I was lucky to attend the Marrakech International Film Festival last week. Though only in its 15th year, it has quickly risen to prominence, in part thanks to the large number of films shot in Morocco over the years—from Orson Welles’s Othello all the way back in 1949 to Lawrence of Arabia, The Last Temptation of Christ, Gladiator, Spectre, and many, many others—and in part thanks to the fact that Marrakech is a highly desirable tourist destination.
The festival thus attracts a strong array of films—I saw good ones by directors Cesc Gay, Julien Leclercq, and Sergio Castellitto—and some intriguing guests. Among those receiving tributes this year were Bill Murray, South Korean director Park Chan-wook (with whom I spoke briefly), and Willem Dafoe. (The last was unfortunately not in attendance: more on this in a moment.)
Yet looming over questions of cinema throughout the week were the issues of terrorism and anti-Muslim bias.
Morocco prides itself on being a force for pluralism in the Islamic world, and my limited time there—I claim no greater expertise—tended to corroborate that distinction. Marrakech was a welcoming locale (again, tourism is key) with Western-style bars, hotels, and casinos very much in evidence. Wandering the city, one saw many local women with their heads covered, and many without. (There appeared to be a strong generational correlation.) The female festival attendees with whom I spent time did not feel remotely harassed or unsafe—less so, probably, than in many European or even American cities. Security efforts (metal detectors, police, etc.) were in place at the festival’s major locations but, again, no more so than would likely have been the case in other cities across the globe.
It’s clear, however, that the terrorist attacks of the past several weeks—and some of the rhetorical responses to them—have shaken Morocco’s self-identity. There was a palpable concern that the nation would be lumped in with, at best, its more troubled neighbors in the Arab world; and, at worst, violent jihadist groups such as al Qaeda and ISIS. During a brief meeting with journalists, the president of the festival noted that these are difficult times in the world. When another of the journalists present cited terrorism, he replied, “No, Donald Trump.” It was principally—though I think not exclusively—intended as a joke.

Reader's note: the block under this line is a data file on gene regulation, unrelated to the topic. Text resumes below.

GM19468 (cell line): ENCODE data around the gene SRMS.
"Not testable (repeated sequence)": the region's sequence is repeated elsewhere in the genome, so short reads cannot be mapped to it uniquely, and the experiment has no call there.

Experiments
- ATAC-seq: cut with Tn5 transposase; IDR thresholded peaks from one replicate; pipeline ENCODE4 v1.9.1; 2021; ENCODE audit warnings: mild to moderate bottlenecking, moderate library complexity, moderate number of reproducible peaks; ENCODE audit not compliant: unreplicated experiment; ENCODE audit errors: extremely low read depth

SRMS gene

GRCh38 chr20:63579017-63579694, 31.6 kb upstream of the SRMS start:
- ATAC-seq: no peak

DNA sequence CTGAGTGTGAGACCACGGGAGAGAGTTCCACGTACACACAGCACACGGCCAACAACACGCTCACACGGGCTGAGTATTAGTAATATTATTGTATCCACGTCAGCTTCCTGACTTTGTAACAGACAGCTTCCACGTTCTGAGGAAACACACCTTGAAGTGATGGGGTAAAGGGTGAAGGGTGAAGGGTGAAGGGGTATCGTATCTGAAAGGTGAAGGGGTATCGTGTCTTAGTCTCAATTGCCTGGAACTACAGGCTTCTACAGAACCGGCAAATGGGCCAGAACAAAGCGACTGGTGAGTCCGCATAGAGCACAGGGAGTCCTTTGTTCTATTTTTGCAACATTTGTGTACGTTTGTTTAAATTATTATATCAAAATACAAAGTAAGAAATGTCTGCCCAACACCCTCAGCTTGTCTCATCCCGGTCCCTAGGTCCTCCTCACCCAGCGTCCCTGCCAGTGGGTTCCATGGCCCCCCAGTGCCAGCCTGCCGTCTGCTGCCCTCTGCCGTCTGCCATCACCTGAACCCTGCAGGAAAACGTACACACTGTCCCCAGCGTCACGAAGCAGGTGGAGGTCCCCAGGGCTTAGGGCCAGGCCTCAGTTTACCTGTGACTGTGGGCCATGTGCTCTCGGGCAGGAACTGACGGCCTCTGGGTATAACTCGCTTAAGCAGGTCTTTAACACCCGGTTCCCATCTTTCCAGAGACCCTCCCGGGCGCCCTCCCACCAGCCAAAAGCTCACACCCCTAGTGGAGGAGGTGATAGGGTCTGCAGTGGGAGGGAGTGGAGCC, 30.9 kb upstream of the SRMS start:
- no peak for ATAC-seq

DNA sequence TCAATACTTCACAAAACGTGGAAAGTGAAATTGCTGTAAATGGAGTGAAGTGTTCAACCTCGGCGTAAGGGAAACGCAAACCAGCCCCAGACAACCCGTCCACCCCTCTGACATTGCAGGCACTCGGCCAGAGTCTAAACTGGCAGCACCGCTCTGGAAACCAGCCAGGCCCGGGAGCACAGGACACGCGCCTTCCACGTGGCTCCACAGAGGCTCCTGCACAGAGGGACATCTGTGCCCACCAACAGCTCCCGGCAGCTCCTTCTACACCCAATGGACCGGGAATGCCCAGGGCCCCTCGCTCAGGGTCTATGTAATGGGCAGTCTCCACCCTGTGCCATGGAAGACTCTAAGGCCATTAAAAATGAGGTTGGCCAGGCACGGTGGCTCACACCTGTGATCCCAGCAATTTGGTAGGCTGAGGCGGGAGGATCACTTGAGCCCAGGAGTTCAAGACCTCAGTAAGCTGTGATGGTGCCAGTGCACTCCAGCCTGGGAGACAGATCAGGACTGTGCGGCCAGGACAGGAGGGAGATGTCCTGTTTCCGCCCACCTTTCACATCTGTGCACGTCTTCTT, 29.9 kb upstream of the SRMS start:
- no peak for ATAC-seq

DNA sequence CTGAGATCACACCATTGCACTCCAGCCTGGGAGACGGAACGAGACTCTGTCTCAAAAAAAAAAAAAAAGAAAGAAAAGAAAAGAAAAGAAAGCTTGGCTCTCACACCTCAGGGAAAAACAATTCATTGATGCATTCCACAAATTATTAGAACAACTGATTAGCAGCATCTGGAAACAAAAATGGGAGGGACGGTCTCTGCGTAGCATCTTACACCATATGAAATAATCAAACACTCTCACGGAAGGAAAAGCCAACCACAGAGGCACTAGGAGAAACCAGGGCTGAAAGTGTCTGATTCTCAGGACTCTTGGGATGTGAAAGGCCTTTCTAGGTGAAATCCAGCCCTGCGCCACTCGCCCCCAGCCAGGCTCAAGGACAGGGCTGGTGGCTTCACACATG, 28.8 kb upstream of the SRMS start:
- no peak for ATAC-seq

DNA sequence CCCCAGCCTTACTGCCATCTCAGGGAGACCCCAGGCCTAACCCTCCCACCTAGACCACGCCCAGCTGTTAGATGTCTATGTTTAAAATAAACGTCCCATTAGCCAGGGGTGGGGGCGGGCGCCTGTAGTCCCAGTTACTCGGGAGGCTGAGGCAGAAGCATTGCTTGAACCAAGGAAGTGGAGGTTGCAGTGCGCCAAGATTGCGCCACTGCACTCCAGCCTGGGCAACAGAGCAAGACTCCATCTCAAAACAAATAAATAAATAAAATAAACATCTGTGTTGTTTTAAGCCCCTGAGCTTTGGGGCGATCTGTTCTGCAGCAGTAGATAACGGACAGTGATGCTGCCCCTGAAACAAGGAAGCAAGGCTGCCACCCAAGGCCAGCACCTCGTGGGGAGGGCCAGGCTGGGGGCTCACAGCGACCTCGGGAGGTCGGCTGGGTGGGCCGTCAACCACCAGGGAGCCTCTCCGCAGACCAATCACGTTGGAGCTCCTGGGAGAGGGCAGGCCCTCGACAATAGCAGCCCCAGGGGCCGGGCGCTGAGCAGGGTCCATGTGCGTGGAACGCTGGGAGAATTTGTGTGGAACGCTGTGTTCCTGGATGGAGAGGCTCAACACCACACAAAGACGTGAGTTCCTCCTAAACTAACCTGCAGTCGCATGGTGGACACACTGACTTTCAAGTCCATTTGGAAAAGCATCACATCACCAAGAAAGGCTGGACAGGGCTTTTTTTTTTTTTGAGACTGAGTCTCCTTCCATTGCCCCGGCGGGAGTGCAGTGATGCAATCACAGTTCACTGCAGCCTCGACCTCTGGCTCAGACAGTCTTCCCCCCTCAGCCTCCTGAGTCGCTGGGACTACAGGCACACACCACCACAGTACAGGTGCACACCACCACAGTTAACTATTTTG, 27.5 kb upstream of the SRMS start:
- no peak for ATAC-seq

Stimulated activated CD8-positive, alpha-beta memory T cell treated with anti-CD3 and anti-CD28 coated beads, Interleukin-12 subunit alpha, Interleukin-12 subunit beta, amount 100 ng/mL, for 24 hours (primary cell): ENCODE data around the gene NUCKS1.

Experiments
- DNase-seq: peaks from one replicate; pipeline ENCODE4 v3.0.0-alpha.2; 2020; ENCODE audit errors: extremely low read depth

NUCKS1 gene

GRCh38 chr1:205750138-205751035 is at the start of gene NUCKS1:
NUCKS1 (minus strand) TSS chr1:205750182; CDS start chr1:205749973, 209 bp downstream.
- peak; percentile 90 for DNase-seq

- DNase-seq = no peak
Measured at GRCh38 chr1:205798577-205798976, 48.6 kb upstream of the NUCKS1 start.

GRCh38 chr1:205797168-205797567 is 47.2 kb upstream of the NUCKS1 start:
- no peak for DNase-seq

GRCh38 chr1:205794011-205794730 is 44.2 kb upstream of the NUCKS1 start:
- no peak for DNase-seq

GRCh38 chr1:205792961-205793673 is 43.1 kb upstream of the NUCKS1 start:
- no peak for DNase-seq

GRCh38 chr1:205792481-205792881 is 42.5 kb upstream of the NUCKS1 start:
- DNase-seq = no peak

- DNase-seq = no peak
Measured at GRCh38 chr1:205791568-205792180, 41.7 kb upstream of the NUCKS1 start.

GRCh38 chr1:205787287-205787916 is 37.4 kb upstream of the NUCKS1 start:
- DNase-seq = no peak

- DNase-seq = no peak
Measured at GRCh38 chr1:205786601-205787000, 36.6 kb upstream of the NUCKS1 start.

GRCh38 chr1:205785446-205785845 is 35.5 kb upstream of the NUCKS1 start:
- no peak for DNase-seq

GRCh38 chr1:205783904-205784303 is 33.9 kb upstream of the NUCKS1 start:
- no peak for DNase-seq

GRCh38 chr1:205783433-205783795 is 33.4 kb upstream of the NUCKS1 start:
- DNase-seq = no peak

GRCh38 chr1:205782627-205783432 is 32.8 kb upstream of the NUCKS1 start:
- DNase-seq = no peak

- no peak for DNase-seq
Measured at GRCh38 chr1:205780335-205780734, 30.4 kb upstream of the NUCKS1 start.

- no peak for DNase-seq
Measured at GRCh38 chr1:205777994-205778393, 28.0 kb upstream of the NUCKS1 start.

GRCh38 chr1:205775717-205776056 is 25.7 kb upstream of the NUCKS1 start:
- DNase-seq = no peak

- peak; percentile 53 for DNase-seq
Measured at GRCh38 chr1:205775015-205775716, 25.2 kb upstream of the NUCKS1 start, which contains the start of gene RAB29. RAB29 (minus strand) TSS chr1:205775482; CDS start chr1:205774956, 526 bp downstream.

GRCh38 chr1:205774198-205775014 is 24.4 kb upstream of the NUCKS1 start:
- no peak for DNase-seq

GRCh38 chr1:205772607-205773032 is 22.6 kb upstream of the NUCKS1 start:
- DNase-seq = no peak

While in Marrakech I was interviewed twice, once for the festival daily and once by Moroccan TV. On both occasions—as well as in countless conversations with locals—my interlocutors were less concerned with cinema than geopolitics. Though it was never put so bluntly, the underlying worry was essentially: Please tell us that you don’t lump us in with radical Islamic terrorists. Which, by extension, also meant: Please tell us that not all Americans are like Donald Trump.
I was repeatedly asked whether I’d been afraid to come to the festival. (Though there were rumors that Dafoe’s non-attendance was due to an emergency dental surgery, many people believed that his absence was due to a fear of terrorism.) In truth, I had had a moment of nervousness in the immediate wake of the Paris attacks. But it concerned voyaging abroad at all—thank you, State Department, for your remarkably vague and unhelpful Worldwide Travel Alert—and it passed almost immediately. Would I have felt any safer visiting Paris or Hamburg or Brussels? Hardly.
For that matter, my office at The Atlantic is directly across the street from the Saudi Embassy, which is generally considered to be among the top potential terrorist targets in Washington, DC. It’s a thought that occasionally crosses my mind as I sit at my desk, but then it’s set aside. Nowhere is ever entirely safe, as we learned to our horror with the atrocity at the Inland Regional Center in San Bernardino. But there is a difference between avoiding genuine risk and letting our lives be curtailed by irrational fear.
Morocco is hardly a liberal beacon by American standards. The Democracy Index of 2014 declared it an authoritarian regime, and its press was rated “not free,” by the Freedom of the Press report. In Marrakech, luxury hotels ring an old yet vibrant city riddled with poverty and subsistence living. At the same time, Moroccos’s most recent parliamentary elections were mostly deemed to be free and fair, and the country is consistently found at or near the top of quality-of-life rankings for Africa.
Moreover, what is clear is that Morocco, whatever its shortcomings, is committed to hewing firmly to a central course between the secular West on the one hand, and anti-Western sentiment in the Muslim world on the other. What is also clear is that today that balance seems more precarious than it did just a few months or even weeks ago.